In the erotic universe created by hot new talent Lauren Dane, passion knows no rank... Fifteen Families rule the Federated Universes-and Abbie Haws has spent her life battling the system. She's always been too driven to pay much attention to love. But when she meets Roman Lyons, Head of House Lyons, who stands for everything she hates, Abbie's attraction catches her off-guard... Their world, Ravena, revolves around born leader Roman, who dreads meeting this defiant- if stunning-rabble-rouser. But sometimes headstrong personalities that collide in public become hot-and-heavy, guilty trysts in private.

Street Rotary HP1549

by Mark Warner

The ultimate performance guide to the rotary engines built by Mazda from 1978 to the present. Includes: Engine history and identification ? Rotary engine fundamentals ? Component selection and modifications ? Housings and porting ? Rotors, seals, and internals ? Intake and fuel systems ? Exhaust Systems ? Engine management and ignition ? Oil and lubrication systems ? Forced induction ? Nitrous, water and alcohol injection

The Little Stranger

by Sarah Waters

From the multi-award-winning and bestselling author of The Night Watch and Fingersmith comes an astonishing novel about love, loss, and the sometimes unbearable weight of the past. In a dusty post-war summer in rural Warwickshire, a doctor is called to see a patient at lonely Hundreds Hall. Home to the Ayres family for over two centuries, the once grand house is now in decline, its masonry crumbling, its garden choked with weeds. All around, the world is changing, and the family is struggling to adjust to a society with new values and rules. Roddie Ayres, who returned from World War II physically and emotionally wounded, is desperate to keep the house and what remains of the estate together for the sake of his mother and his sister, Caroline. Mrs. Ayres is doing her best to hold on to the gracious habits of a gentler era and Caroline seems cheerfully prepared to continue doing the work a team of servants once handled, even if it means having little chance for a life of her own beyond Hundreds. But as Dr. Faraday becomes increasingly entwined in the Ayreses' lives, signs of a more disturbing nature start to emerge, both within the family and in Hundreds Hall itself. And Faraday begins to wonder if they are all threatened by something more sinister than a dying way of life, something that could subsume them completely. Both a nuanced evocation of 1940s England and the most chill-inducing novel of psychological suspense in years, The Little Stranger confirms Sarah Waters as one of the finest and most exciting novelists writing today.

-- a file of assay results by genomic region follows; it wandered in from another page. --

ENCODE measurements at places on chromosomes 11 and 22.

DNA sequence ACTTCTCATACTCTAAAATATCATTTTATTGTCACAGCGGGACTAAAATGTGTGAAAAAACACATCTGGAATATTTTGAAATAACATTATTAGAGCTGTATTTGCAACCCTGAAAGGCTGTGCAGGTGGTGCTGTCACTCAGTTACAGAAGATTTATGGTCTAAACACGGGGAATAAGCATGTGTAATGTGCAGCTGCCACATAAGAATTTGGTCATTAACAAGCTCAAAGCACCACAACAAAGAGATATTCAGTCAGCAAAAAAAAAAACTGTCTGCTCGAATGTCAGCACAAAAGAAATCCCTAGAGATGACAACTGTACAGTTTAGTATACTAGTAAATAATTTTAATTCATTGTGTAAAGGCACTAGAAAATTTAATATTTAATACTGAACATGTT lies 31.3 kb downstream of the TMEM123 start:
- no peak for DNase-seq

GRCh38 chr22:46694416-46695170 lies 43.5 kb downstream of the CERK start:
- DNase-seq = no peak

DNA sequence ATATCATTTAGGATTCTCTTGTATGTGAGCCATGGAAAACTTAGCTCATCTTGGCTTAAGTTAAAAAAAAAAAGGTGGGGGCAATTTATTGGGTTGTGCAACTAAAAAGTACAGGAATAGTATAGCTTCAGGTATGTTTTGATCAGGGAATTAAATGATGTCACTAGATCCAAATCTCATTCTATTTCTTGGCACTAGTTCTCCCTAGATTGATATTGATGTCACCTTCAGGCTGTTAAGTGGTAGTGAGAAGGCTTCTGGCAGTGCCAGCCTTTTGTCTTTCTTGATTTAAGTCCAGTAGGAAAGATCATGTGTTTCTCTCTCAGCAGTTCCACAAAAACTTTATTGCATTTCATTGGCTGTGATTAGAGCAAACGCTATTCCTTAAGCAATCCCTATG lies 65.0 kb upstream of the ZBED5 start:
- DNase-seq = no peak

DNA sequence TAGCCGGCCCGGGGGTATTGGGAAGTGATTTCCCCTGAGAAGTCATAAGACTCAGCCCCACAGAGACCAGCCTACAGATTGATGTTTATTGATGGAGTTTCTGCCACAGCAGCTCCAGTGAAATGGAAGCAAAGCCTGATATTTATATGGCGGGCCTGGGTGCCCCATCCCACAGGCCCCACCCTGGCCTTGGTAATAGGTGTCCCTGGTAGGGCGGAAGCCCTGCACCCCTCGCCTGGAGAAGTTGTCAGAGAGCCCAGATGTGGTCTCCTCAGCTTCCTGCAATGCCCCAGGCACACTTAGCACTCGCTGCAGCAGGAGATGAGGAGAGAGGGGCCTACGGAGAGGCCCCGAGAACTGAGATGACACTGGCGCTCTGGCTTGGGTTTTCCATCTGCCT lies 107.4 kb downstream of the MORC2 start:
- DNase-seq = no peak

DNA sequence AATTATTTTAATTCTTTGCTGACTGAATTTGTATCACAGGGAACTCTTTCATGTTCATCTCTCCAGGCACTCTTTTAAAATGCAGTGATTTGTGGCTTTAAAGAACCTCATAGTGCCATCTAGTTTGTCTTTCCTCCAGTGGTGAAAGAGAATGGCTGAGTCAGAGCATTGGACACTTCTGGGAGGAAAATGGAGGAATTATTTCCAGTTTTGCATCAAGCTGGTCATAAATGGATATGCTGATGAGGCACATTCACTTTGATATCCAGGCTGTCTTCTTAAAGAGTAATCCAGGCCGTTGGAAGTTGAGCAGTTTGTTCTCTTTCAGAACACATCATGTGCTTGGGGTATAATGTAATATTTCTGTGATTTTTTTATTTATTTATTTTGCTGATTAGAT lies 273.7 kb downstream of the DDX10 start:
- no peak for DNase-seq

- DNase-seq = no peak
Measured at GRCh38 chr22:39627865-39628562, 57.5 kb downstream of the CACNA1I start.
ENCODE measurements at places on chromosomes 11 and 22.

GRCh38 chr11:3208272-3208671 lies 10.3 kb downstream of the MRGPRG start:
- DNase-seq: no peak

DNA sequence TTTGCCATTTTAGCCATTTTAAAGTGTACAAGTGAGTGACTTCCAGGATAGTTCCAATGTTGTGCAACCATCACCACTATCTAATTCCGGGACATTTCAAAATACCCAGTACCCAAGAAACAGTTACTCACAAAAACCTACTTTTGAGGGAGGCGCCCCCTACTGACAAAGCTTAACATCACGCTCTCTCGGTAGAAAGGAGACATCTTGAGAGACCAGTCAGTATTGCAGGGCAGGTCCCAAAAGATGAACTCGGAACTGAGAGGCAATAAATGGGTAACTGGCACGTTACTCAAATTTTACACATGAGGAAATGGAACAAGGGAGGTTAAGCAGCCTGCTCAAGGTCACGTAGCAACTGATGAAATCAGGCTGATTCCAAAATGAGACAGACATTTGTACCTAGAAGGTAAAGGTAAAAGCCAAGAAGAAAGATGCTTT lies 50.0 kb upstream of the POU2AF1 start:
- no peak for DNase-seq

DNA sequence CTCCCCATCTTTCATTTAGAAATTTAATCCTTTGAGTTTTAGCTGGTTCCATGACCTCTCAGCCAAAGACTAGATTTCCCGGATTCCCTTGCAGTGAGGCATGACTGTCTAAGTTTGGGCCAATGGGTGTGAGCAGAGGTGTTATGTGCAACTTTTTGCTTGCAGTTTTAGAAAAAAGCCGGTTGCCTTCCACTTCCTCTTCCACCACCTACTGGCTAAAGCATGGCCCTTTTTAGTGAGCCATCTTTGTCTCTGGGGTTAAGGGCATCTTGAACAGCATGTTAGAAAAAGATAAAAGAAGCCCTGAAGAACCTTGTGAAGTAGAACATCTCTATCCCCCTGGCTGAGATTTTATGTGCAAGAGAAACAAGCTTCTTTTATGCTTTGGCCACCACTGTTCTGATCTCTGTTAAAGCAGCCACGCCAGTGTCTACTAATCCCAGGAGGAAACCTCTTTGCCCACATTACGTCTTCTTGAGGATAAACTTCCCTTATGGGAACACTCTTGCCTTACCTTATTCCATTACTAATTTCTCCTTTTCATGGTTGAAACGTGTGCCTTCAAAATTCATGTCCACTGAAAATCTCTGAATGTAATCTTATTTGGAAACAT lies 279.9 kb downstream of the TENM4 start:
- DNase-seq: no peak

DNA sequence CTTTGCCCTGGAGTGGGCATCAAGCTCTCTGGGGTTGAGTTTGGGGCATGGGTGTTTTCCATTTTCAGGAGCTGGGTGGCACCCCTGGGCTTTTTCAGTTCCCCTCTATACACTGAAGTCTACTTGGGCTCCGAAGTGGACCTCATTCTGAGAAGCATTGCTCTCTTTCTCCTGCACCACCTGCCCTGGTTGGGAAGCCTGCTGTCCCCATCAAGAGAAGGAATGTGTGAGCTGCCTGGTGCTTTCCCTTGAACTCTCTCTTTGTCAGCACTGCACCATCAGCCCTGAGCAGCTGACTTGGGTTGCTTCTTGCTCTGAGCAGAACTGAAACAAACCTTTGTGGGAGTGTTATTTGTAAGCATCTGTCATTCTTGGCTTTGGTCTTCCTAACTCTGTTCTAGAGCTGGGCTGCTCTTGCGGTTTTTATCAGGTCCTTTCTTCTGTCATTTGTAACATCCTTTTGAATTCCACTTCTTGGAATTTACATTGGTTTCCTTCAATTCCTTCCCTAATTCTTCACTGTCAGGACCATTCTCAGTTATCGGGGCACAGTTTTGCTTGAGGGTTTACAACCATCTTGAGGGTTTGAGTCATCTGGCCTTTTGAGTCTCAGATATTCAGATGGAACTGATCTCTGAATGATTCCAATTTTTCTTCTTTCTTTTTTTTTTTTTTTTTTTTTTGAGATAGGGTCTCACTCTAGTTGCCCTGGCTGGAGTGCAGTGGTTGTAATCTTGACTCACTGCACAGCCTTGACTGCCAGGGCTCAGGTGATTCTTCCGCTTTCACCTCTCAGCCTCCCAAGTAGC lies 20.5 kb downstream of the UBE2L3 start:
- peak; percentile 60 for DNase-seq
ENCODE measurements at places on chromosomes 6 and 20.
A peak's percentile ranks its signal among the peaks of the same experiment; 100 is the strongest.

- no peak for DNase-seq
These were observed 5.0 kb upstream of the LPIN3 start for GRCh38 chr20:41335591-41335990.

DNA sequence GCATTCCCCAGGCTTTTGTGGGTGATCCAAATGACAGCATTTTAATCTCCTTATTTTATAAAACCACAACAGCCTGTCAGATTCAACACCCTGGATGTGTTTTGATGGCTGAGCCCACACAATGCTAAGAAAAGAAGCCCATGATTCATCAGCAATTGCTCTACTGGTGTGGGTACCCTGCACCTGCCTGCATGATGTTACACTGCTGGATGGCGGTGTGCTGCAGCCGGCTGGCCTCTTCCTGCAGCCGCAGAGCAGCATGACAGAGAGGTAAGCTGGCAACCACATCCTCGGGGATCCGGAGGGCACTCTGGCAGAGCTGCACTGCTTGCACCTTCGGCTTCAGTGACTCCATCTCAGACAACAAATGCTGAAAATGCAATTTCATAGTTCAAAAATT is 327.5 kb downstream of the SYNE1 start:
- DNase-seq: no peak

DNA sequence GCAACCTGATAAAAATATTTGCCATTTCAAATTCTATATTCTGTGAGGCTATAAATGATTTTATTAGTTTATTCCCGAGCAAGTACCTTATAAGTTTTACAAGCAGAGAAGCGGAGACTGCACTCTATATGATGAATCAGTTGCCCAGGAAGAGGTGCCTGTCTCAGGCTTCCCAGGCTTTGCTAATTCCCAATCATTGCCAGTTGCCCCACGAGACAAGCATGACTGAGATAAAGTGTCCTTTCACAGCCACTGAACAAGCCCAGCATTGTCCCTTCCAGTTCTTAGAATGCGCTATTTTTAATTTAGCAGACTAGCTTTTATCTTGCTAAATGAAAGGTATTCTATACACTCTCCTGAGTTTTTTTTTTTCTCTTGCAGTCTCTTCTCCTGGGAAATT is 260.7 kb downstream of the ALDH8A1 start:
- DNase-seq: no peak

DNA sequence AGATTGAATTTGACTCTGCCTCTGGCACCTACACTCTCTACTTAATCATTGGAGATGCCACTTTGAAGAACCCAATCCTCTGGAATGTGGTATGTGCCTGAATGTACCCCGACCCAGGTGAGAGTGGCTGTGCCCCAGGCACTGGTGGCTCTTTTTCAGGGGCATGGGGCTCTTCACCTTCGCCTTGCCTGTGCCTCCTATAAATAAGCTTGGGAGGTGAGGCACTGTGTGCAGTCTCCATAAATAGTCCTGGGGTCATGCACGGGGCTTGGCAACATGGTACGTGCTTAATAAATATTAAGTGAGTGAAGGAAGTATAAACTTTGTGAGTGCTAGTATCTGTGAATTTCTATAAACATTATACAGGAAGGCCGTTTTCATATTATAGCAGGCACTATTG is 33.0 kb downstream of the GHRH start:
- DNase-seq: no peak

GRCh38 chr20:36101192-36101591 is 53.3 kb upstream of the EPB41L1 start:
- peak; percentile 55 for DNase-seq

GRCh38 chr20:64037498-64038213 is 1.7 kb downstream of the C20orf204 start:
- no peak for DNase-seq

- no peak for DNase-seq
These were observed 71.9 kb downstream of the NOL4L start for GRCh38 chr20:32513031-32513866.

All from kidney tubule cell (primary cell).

Escape From Cubicle Nation

by Pamela Slim

Pamela Slim, a former corporate training manager, left her office job twelve years ago to go solo and has enjoyed every bit of it. In her groundbreaking book, based on her popular blog Escape from Cubicle Nation, Slim explores both the emotional issues of leaving the corporate world and the nuts and bolts of launching a business. Drawing on her own career, as well as stories from her coaching clients and blog readers, Slim will help readers weigh their options, and make a successful escape if they decide to go for it.

The Power of Premonitions

by Larry Dossey